The Dutch State Supervision of Mines has urged the government to cut production significantly at the controversial Groningen gas field in the northern Netherlands.
The report proposed to the Ministry of Economic Affairs and Climate that the Loppersum clusters, including Ten Post, Overschild, De Paauwen, ‘t Zand and Leermens, should be closed “immediately and completely”.
An earthquake hit the Zeerijp region last month with a magnitude of 3.4 on the Richter scale.
The agency called the Dutch government to limit the total production from Groningen to 12 billion cubic metres (bcm) per year.
Production until October has been capped at 21.6 bcm.
In response, economy minister Eric Wiebes said the government would try to cut annual production at Groningen to the recommended 12 bcm “as quickly as possible”.
News agency ANP quoted Wiebes saying he would provide details of the government’s decision by the end of March.
Inspector General of Mines Theodor Kockelkoren stated in the report: “A major intervention is necessary in order to probably meet the safety standard and to reduce the risk of damage.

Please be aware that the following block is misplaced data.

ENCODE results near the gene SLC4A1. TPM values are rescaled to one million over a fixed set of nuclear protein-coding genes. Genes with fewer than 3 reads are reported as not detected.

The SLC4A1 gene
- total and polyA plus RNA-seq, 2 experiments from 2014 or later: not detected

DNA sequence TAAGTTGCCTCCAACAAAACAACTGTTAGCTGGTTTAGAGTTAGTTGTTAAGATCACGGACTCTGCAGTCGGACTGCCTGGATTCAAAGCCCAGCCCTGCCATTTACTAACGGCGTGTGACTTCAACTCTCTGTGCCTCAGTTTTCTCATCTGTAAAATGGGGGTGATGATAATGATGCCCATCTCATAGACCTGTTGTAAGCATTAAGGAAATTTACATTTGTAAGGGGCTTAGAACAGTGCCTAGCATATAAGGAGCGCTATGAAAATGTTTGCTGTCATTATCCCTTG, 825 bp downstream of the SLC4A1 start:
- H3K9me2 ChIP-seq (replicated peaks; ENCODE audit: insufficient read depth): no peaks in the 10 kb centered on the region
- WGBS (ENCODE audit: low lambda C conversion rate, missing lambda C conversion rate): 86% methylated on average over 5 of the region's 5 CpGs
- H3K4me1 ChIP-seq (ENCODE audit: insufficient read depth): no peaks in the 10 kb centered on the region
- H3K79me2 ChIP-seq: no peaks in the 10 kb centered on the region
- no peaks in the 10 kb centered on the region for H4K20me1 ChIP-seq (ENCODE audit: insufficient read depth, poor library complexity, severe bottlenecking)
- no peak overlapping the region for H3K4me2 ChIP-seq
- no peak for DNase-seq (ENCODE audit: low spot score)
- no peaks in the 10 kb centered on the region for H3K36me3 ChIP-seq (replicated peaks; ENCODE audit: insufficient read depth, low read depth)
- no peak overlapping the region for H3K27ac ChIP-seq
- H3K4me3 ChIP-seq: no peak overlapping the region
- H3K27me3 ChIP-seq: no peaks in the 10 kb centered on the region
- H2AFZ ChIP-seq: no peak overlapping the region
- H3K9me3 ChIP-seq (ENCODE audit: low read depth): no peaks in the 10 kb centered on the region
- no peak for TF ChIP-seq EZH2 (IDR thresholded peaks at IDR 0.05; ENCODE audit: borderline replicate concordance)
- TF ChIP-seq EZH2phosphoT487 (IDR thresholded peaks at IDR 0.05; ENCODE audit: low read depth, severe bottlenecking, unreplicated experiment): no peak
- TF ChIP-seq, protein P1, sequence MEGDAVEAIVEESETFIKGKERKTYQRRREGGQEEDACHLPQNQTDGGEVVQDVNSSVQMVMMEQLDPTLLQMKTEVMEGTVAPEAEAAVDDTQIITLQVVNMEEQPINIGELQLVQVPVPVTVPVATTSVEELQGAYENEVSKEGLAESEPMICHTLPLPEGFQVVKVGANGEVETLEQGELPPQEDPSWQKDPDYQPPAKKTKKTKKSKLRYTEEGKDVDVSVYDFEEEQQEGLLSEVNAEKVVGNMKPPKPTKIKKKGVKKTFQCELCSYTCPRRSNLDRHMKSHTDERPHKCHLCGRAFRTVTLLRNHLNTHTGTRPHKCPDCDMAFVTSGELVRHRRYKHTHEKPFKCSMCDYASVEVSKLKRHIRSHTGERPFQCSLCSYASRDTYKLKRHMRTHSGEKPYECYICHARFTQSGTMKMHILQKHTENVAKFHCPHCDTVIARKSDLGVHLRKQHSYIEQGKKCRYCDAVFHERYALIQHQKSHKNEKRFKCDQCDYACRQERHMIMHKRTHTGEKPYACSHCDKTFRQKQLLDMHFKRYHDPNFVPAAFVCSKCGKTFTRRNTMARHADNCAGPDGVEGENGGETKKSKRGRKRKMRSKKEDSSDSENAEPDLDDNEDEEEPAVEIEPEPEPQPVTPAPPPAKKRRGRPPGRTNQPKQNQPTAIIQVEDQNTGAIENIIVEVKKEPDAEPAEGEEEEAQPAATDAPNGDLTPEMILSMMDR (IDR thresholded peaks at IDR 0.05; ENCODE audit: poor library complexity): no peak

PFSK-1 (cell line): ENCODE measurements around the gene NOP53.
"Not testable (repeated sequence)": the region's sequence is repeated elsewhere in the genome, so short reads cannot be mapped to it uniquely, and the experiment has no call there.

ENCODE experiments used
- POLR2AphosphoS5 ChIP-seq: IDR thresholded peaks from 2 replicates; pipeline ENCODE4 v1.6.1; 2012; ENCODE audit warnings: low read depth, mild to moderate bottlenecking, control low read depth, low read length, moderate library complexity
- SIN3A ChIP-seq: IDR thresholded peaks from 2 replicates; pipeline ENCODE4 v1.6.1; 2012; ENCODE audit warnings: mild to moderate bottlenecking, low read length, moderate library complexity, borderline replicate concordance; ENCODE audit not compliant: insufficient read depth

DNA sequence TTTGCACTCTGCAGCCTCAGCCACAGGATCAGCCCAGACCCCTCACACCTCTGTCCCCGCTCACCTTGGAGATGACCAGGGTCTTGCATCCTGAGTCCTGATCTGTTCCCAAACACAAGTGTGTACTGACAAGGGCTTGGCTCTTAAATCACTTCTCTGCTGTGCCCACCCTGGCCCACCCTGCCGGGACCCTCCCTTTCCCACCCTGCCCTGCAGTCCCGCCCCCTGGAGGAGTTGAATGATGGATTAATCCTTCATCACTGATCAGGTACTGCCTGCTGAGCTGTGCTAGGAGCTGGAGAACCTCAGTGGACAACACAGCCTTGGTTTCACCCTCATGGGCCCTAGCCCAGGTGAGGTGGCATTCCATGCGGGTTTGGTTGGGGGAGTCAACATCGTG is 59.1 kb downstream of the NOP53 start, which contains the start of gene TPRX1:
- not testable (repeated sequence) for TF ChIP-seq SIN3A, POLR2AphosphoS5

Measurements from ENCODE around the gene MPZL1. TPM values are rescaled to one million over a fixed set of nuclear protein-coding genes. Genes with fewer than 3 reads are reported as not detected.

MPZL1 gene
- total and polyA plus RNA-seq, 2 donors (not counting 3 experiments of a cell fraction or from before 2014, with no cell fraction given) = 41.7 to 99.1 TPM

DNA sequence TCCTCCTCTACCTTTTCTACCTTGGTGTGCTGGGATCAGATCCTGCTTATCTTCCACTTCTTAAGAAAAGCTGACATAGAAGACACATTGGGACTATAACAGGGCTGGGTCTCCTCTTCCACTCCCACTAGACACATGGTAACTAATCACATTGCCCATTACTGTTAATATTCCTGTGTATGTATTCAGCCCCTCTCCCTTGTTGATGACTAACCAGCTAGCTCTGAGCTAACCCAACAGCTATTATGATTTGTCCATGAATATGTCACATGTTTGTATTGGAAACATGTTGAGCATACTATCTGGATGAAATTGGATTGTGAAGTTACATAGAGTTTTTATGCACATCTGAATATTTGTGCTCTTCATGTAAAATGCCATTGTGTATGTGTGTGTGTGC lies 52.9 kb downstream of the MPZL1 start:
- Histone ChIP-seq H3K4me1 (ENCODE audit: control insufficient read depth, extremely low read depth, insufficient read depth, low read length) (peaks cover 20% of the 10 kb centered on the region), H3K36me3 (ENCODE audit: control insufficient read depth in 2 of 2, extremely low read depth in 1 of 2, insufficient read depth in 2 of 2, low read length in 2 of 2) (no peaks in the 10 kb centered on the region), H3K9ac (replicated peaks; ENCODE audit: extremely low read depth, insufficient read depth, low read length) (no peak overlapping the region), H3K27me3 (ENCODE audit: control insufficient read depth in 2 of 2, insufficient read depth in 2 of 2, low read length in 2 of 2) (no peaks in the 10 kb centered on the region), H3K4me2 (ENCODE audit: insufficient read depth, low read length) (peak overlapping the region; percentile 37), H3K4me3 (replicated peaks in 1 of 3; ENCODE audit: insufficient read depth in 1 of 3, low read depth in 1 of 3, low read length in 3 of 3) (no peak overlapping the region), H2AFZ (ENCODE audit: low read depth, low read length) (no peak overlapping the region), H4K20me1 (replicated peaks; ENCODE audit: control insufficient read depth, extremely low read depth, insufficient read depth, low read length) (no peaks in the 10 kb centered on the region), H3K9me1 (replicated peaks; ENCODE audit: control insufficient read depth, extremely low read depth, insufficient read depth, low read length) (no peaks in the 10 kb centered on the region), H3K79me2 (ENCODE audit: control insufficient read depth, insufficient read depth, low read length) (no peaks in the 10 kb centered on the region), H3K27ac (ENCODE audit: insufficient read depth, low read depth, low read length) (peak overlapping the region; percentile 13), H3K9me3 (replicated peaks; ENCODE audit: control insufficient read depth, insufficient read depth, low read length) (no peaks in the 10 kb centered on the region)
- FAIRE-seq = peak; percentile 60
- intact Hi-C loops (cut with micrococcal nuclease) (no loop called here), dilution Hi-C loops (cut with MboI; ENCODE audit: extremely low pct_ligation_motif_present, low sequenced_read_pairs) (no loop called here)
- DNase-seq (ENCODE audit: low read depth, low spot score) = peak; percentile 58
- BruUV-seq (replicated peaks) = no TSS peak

“In addition, with continued pressure drop as a result of production, seismicity will increase again raising the risk posed by earthquakes. I therefore expect that the gas production will need to be reduced further in the future, if necessary to zero,” he said.
Gas transport company Gasunie advised the Dutch economic ministry that low-calorific gas demand could be met with a cap of 19.5 bcm to 21 bcm if variations in production were allowed depending on the severity of the winter.
In a mild winter, a Groningen production of 14 bcm would be sufficient but during cold years, such as 1996, production would have to reach 27 bcm, Gasunie said.
Wiebes reportedly told the Dutch cabinet that even with the permanent closure of the Loppersum clusters, “long-term security of supply would still be guaranteed”, based on Gasunie’s advice.
Loppersum accounted for only an estimated 6 per cent of total Groningen gas production in 2014, compared with around 32 per cent in 2013.
Loppersum production has dropped further in recent years, with 806 million cubic metres produced last year compared with 1.005 bcm in 2016 and 1.658 bcm in 2015.
The Academiegebouw in Groningen. Residents say the area is threatened by earthquakes, lowering property prices. Picture credit: Wikimedia